In her latest series and photobook, “Obras,” New York-based photographer Sophie Barbasch (previously featured here) traces the route of the Transnordestina—a railroad under construction in Northeastern Brazil that ties the desert to the sea. Barbasch’s interest in Brazil is personal—introduced to the language and culture at a young age by her Brazilian stepmother, she learned Portuguese and traveled to Brazil regularly, often wondering if she was an insider or outsider. At some point, she decided that she needed to return to Brazil on her own. Awarded a Fulbright Scholarship to make the work that would become “Obras,” Barbasch lived in Fortaleza for a year, traveling throughout Ceará, Piauí, and Pernambuco:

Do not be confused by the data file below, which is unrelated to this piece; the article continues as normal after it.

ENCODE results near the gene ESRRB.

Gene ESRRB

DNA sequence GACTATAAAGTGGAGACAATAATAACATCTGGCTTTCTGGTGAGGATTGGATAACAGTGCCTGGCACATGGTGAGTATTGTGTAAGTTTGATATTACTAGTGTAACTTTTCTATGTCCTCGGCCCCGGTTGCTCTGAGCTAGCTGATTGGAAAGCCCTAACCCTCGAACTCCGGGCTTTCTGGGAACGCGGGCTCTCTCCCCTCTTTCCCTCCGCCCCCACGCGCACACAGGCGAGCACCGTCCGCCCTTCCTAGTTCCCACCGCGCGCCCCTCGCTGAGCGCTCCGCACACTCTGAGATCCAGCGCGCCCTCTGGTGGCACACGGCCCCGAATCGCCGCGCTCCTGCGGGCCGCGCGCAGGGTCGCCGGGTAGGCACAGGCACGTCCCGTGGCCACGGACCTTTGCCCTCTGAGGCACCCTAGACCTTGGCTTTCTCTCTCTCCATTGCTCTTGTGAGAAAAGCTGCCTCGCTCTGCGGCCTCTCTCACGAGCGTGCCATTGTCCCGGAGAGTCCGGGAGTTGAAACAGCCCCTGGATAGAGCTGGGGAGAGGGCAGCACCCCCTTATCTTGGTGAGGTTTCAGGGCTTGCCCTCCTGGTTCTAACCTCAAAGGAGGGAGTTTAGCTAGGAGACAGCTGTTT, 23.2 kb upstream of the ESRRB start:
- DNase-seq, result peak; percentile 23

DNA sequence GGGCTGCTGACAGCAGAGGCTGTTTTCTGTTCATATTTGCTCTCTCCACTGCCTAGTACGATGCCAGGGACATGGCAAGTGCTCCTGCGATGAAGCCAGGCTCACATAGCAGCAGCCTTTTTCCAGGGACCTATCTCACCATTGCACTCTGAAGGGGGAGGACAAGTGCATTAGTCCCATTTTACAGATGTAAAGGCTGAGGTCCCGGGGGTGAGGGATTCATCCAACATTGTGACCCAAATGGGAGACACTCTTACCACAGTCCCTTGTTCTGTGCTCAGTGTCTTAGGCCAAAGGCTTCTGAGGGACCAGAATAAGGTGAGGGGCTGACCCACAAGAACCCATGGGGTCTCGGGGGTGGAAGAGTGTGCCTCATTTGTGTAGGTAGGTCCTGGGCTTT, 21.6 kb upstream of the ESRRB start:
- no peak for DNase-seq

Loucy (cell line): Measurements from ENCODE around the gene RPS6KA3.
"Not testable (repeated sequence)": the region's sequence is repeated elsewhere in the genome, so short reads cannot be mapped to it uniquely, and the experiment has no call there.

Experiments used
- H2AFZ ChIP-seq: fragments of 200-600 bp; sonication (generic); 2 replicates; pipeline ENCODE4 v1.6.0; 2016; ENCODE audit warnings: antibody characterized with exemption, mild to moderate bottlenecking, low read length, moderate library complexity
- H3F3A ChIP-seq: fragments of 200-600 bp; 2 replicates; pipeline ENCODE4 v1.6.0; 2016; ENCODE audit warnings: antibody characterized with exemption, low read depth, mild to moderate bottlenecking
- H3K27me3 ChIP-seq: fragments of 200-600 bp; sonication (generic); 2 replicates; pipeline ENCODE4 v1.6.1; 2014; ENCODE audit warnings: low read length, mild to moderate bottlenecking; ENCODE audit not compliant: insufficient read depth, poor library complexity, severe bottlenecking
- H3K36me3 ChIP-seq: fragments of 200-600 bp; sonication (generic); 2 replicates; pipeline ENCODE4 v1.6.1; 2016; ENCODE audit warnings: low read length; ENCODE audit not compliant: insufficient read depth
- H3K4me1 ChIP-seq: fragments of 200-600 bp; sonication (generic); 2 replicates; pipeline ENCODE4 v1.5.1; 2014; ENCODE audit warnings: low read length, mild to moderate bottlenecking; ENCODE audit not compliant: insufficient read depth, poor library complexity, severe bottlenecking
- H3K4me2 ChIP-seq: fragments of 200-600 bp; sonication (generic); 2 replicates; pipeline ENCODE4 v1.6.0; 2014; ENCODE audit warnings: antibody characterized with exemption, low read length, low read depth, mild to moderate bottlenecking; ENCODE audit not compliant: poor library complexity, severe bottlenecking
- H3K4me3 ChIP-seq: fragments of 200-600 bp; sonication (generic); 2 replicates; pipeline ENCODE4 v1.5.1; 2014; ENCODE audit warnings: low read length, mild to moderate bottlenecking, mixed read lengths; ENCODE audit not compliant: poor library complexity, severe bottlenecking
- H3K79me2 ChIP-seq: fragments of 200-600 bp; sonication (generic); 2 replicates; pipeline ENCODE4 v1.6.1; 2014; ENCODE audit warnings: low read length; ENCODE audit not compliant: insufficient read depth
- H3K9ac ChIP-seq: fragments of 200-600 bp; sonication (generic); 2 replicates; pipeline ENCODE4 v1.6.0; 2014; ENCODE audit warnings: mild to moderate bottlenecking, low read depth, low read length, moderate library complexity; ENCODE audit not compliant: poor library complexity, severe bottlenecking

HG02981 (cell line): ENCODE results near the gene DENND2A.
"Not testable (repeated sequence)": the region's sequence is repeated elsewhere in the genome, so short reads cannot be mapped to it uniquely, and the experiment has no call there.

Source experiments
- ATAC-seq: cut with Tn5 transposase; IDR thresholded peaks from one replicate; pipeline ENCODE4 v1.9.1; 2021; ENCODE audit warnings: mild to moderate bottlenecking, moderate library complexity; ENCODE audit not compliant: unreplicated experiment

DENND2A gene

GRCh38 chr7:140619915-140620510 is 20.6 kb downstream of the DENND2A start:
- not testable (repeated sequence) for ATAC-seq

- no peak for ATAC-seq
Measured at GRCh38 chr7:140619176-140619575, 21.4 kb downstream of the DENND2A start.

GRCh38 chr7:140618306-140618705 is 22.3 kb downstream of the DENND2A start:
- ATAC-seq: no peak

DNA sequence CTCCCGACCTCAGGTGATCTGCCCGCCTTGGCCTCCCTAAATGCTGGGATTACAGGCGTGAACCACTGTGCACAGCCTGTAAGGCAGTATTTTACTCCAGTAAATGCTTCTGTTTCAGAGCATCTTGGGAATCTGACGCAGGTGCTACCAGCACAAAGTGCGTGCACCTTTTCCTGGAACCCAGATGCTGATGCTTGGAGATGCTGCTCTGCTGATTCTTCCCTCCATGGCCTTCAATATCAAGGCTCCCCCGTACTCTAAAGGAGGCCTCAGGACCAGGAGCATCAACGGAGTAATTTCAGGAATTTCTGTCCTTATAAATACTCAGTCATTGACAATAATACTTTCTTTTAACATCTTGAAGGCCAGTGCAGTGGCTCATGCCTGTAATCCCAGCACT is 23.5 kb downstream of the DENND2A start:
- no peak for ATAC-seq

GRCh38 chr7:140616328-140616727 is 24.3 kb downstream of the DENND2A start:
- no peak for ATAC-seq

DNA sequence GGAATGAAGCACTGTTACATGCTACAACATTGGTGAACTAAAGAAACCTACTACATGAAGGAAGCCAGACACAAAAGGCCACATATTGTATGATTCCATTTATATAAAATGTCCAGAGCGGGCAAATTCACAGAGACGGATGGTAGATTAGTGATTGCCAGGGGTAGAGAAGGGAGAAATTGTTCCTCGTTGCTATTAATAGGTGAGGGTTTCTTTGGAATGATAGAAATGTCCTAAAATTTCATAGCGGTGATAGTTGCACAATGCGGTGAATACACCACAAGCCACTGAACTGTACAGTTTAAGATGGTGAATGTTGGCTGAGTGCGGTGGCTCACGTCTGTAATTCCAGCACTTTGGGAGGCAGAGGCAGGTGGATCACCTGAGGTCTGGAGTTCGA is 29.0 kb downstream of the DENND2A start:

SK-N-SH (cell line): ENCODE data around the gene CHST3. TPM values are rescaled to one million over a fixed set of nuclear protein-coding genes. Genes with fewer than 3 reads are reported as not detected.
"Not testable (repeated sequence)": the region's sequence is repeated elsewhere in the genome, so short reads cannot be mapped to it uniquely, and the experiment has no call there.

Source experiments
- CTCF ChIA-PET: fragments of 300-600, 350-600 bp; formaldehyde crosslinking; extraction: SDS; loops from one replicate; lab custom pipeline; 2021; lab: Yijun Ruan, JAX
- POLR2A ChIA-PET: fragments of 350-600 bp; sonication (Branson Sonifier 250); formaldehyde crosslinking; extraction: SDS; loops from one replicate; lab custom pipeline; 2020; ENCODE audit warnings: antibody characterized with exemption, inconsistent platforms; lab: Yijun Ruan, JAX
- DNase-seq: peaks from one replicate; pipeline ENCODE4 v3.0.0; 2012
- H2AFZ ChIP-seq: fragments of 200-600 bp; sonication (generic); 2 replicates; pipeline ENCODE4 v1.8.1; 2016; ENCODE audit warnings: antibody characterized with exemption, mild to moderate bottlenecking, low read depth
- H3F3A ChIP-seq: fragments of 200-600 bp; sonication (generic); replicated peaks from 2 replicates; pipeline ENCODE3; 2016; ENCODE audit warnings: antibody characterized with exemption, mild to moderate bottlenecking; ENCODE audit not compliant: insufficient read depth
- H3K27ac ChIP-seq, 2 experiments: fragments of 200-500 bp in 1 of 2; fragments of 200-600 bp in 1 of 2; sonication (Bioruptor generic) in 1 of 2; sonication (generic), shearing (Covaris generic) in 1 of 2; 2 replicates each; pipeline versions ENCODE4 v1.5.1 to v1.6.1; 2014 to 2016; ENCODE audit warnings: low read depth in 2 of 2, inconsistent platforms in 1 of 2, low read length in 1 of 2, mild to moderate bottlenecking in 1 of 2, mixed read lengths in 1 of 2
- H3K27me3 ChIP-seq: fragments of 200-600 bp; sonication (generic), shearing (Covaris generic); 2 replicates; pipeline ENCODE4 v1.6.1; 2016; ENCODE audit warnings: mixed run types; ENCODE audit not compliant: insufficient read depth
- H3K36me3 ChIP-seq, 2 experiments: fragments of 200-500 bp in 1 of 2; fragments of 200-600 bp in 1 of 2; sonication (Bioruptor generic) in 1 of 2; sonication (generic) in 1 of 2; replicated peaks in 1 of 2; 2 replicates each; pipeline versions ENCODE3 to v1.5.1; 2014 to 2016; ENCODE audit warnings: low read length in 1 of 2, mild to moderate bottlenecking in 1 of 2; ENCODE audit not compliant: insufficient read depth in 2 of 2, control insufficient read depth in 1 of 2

“I followed the route of the train like a map, listening to stories about drought, the emergence of labor unions, and corrupt judges; about ‘quilombos’ and their sacred spaces; about ‘assentamentos’ and different political regimes. People told me about the first railroad built by the British and how the colonial shadow has shifted and morphed but never quite disappeared; they told me about anthropologists who came to extract and were followed home by ghosts. These stories exist in different times, registers, and translations. They give way to images that traverse the dark space between languages.”
“Obras” is currently on view through November 7th in a solo exhibition at Penumbra Foundation. See more from the project below!
Call to Submit: 2022 Booooooom Photo Awards
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